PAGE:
(click for larger size)
As far as most of us can see, we are beset by crisis. There are the crises in Israel and Palestine, in Syria, in Ukraine, in Liberia and Sierra Leone. There is the crisis of racial and economic inequality here in America. What confounds those crises, however, as media imagery is plentiful to come by, is perhaps an even deeper crisis — it’s a crisis of perception. In what I refer to as our “persuasion society,” objectivity is an antiquated notion and every event that takes place is one more opportunity in the public sphere to confirm or undermine a preexisting point-of-view.
That’s why the zine David Butow is self-publishing of his photographs from Ferguson has a larger intention. In explaining his motivation below, he also offers some context for this “transcendent” photograph. Reflecting the paradox of seeing what’s there, it’s not what you’d expect. – M. Shaw
The events in Ferguson last year, the shooting, the protests, the media coverage is like a complex social Rorschach test. What happened there and what it means depends on how you’re looking at it and on who you are.
After the shooting and the start of the protests, I was a consumer of the story for several days through media coverage before I went to Ferguson myself. It was an interesting way of doing it because my own preconceptions became apparent after I got to the scene, talked to people and witnessed events firsthand without the filter of commentary. What I experienced challenged my own biases.
There is certainty about the basic facts of teenager Michael Brown’s death, however there will never be a consensus about the exact nature of the collision between him and police officer Darren Wilson and why it escalated to a fatal conclusion. Much of that depends on the varied interpretations of eyewitnesses, and of course, one of the two key figures cannot speak for himself. Regardless, many people who had never heard of these men, or Ferguson, Missouri, prior to August 9, 2014 have a visceral response to what happened there. This reaction must be viewed in the continuum of racial history in the United States, chiefly the imbalances of power and the struggles for judicial equality.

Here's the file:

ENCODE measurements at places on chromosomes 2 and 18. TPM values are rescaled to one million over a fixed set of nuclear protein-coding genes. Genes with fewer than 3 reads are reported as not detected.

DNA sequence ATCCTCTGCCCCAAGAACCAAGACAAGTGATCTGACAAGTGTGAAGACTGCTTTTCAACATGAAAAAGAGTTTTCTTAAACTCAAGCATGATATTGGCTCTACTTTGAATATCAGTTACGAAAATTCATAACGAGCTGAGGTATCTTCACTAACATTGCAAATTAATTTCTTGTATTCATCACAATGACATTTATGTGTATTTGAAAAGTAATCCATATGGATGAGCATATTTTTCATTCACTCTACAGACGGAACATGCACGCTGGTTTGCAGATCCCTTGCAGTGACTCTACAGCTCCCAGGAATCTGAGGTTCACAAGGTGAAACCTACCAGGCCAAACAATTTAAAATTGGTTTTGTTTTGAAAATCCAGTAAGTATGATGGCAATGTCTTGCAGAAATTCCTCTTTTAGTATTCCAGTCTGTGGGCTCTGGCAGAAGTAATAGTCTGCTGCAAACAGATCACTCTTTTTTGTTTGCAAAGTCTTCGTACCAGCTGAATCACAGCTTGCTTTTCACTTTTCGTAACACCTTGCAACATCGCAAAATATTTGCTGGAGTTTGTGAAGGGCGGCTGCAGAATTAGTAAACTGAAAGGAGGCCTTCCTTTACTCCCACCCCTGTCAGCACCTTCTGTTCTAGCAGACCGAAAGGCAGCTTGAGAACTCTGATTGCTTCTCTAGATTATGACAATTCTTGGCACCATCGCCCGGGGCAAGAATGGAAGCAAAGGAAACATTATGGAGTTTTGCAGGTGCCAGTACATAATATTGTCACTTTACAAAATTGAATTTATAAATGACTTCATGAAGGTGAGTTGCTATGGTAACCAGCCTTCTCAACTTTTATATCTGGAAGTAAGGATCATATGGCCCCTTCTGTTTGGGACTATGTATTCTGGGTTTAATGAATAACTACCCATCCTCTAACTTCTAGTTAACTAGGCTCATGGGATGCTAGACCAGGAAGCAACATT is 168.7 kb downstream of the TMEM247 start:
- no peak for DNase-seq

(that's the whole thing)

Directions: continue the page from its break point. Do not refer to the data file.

I’d seen similar dynamics occurring when I was a magazine photographer in Los Angeles during the Rodney King beating, police acquittal and subsequent riots, and a few years later during the O.J. Simpson trial. The events are so complicated, so charged with racial history and people’s personal experience that it’s like the movie “Rashomon,” there is no single correct way of looking at them.
With that in mind I approached my photographic reporting in Ferguson with a desire to get beyond the specifics, the extremes, the theatrical and go straight towards human reaction and emotion that I could witness myself. I just wanted to find and record things that seemed “true” to me.
After having made two trips, the first after the shooting, and the second, after the grand jury decision I decided to compile the work in a 64-page zine that would create a record both immediate and permanent, that would hopefully add some nuance and depth to what people saw in the media coverage.
I want to also talk about the photo leading this post, though, as it goes to the heart of these “multiple truths.”
I took this picture at the scene of the shooting right before the start of a march organized by the NAACP. I don’t know the backstory of these two guys, I can only tell you what I saw. Both of them were speaking independently and emotionally to the assembling crowd. The man on the left had a lot of critical things to say about the police, the white establishment and the NAACP who he described as not understanding the true conditions of people in the neighborhood. He was passionate, articulate and coherent.
The man on the right was, in my judgement, speaking less-coherently. He was very emotional and seemed to be getting so worked up he was a bit out of control. At some point, the other man put his arm around him. Given the situation and their skin colors, it’s easy to say the gesture was expressing a small moment of “racial healing.” People have said they like the picture because that’s what it shows, and that may be true, maybe the picture does show that.
My impression, having watched these guys for several minutes, is that the gesture by the man on the left actually transcended race. I think he was looking after this guy simply because he thought another human being needed help, needed to be calmed down a little and there was kind of an older brother, bigger guy/smaller guy aspect to the interaction. I wanted to believe the racial component was irrelevant to these guys.
That’s the interpretation I prefer, so maybe that’s why I have it, but I didn’t talk to either of them so I’m just guessing. “Truth” in these situations is elusive, you can only see and communicate what seems right to you.
— David Butow
To read more about this project and to support David’s Kickstarter which runs through this Friday, click here.
Comments Powered by Disqus